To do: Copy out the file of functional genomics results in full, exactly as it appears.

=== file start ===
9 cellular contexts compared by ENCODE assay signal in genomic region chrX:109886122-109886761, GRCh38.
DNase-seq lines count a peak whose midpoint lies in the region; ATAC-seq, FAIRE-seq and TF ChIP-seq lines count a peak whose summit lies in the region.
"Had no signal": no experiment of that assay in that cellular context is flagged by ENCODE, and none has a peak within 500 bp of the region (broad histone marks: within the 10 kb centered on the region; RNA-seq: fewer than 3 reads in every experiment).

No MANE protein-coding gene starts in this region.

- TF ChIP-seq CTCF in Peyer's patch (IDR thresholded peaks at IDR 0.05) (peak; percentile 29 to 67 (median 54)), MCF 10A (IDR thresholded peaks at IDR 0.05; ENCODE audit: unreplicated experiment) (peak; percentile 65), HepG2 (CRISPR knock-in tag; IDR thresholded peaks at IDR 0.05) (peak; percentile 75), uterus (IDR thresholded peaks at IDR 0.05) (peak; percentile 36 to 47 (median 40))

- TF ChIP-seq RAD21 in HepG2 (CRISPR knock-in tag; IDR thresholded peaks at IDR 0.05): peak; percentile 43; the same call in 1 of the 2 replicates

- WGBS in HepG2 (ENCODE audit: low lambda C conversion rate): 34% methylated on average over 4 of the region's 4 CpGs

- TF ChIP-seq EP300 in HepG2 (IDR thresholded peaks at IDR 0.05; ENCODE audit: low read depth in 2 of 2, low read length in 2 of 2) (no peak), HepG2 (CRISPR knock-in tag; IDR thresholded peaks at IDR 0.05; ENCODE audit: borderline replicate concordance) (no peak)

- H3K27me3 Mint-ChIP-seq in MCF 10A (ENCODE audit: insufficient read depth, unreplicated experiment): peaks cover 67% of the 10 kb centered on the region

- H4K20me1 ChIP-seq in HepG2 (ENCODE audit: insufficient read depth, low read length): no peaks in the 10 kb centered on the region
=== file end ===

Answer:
9 cellular contexts compared by ENCODE assay signal in genomic region chrX:109886122-109886761, GRCh38.
DNase-seq lines count a peak whose midpoint lies in the region; ATAC-seq, FAIRE-seq and TF ChIP-seq lines count a peak whose summit lies in the region.
"Had no signal": no experiment of that assay in that cellular context is flagged by ENCODE, and none has a peak within 500 bp of the region (broad histone marks: within the 10 kb centered on the region; RNA-seq: fewer than 3 reads in every experiment).

No MANE protein-coding gene starts in this region.

- TF ChIP-seq CTCF in Peyer's patch (IDR thresholded peaks at IDR 0.05) (peak; percentile 29 to 67 (median 54)), MCF 10A (IDR thresholded peaks at IDR 0.05; ENCODE audit: unreplicated experiment) (peak; percentile 65), HepG2 (CRISPR knock-in tag; IDR thresholded peaks at IDR 0.05) (peak; percentile 75), uterus (IDR thresholded peaks at IDR 0.05) (peak; percentile 36 to 47 (median 40))

- TF ChIP-seq RAD21 in HepG2 (CRISPR knock-in tag; IDR thresholded peaks at IDR 0.05): peak; percentile 43; the same call in 1 of the 2 replicates

- WGBS in HepG2 (ENCODE audit: low lambda C conversion rate): 34% methylated on average over 4 of the region's 4 CpGs

- TF ChIP-seq EP300 in HepG2 (IDR thresholded peaks at IDR 0.05; ENCODE audit: low read depth in 2 of 2, low read length in 2 of 2) (no peak), HepG2 (CRISPR knock-in tag; IDR thresholded peaks at IDR 0.05; ENCODE audit: borderline replicate concordance) (no peak)

- H3K27me3 Mint-ChIP-seq in MCF 10A (ENCODE audit: insufficient read depth, unreplicated experiment): peaks cover 67% of the 10 kb centered on the region

- H4K20me1 ChIP-seq in HepG2 (ENCODE audit: insufficient read depth, low read length): no peaks in the 10 kb centered on the region